Waste used as biogas for carpet production

by Tania Wannenburg
KBAC fish waste Jnl 7 15

Taking an innovative approach by creating biogas produced from fish, chocolate and other food waste.

Biogas produced from anaerobic digestion of fish, chocolate and other food waste is partly what drives Interface’s main modular flooring production plant in Europe.

The company’s flooring is used throughout South Africa in upmarket interior design specifications, particularly those seeking maximum sustainability attributes. Interface products are solely distributed in South Africa by Kevin Bates Albert Carpets (KBAC) which has operations in both Johannesburg and Cape Town.

The anaerobic digestion which produces the biogas consists of a series of biological processes in which micro-organisms break down biodegradable material in an oxygen-free environment. According to Neil Duncan, Chief Financial Officer of KBAC, using biogas as a component of the renewable energy used for carpet production forms part of Interface’s quest towards ‘Mission Zero’, a campaign to achieve a zero environmental footprint and become the world’s first sustainable, restorative carpet manufacturer by 2020.

“The decision to now add biogas to the green power at Interface’s main European production plant at Scherpenzeel in the Netherlands brings the company closer to its Mission Zero 2020 target,” states Neil. “Through the use of biogas – derived from fish and other food waste, including chocolate waste – the Scherpenzeel plant is now almost carbon dioxide-neutral,” says Neil. “Waste is employed in an innovative way that benefits both business and the environment.”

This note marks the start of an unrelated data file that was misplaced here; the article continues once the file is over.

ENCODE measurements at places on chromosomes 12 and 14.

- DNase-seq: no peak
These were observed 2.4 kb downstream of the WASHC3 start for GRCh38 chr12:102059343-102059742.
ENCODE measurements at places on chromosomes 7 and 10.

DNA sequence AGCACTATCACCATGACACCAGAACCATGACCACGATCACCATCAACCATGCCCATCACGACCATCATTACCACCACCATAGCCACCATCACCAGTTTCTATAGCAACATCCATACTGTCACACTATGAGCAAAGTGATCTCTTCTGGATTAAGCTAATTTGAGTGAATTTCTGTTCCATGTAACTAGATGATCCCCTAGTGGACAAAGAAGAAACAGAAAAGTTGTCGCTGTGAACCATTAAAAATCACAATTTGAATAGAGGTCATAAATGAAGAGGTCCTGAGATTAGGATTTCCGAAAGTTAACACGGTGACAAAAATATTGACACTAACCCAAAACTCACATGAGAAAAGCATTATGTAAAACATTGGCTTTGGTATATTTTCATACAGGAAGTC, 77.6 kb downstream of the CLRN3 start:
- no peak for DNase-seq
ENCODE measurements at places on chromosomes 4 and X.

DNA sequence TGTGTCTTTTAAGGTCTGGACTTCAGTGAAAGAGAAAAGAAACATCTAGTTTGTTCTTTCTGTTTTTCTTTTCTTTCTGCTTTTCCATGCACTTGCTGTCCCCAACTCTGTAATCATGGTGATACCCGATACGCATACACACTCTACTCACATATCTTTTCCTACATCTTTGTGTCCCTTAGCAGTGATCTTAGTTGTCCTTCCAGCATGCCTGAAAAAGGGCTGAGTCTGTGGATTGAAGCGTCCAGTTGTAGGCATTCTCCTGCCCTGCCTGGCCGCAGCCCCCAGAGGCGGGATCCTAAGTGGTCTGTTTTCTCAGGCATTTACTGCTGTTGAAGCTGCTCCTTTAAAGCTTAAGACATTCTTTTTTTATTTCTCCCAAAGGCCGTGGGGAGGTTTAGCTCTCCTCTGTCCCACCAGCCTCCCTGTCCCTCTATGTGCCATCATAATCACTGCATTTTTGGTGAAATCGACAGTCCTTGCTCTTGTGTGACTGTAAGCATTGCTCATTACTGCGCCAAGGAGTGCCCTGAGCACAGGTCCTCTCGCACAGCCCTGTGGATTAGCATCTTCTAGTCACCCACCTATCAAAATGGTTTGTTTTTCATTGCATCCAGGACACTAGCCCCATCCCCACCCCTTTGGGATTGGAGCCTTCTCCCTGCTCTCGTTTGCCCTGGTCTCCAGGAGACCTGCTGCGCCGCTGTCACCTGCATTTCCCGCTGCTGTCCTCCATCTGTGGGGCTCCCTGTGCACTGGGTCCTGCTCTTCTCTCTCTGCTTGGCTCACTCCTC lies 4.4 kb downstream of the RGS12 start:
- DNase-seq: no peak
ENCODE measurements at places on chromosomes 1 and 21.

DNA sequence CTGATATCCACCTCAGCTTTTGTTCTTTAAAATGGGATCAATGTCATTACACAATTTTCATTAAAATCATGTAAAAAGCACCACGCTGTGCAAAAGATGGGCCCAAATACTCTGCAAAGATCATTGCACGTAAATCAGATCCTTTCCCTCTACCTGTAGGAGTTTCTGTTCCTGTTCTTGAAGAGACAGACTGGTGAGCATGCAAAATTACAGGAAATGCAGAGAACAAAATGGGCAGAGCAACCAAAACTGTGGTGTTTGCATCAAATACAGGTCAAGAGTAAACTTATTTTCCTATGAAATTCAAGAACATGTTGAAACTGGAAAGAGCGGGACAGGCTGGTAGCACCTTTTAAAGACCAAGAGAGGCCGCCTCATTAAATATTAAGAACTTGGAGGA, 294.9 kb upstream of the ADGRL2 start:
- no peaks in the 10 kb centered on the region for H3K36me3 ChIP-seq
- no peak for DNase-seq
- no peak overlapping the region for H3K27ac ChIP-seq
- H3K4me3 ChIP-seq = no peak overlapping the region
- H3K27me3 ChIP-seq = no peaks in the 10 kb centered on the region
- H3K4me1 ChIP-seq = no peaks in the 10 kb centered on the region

The supplier of Interface’s biogas, Eneco, sources the gas from a Dutch fish processing plant that constantly generates massive stocks of fish waste because the edible portion of fish can be very low, particularly in some species such as catfish (only 35% edible) and herring (53%). The processing plant also obtains other food waste, including rejected chocolate (which is sourced from local bakeries and other chocolate outlets), to add to its biogas ‘recipe’. Once the biogas has been compressed, dehydrated, filtered and odorised, it is transmitted via a gas grid to the Interface plant.

“All bio-degradable production residues can theoretically be converted into biogas and there are now an increasing number of initiatives in this regard worldwide with major factories investing in the salvaging of fish, chocolate, confectionery, and other ‘green waste’ – even from whisky distilleries – from the sewer to generate energy,” Neil concludes.

For more information visit www.kbacflooring.co.za

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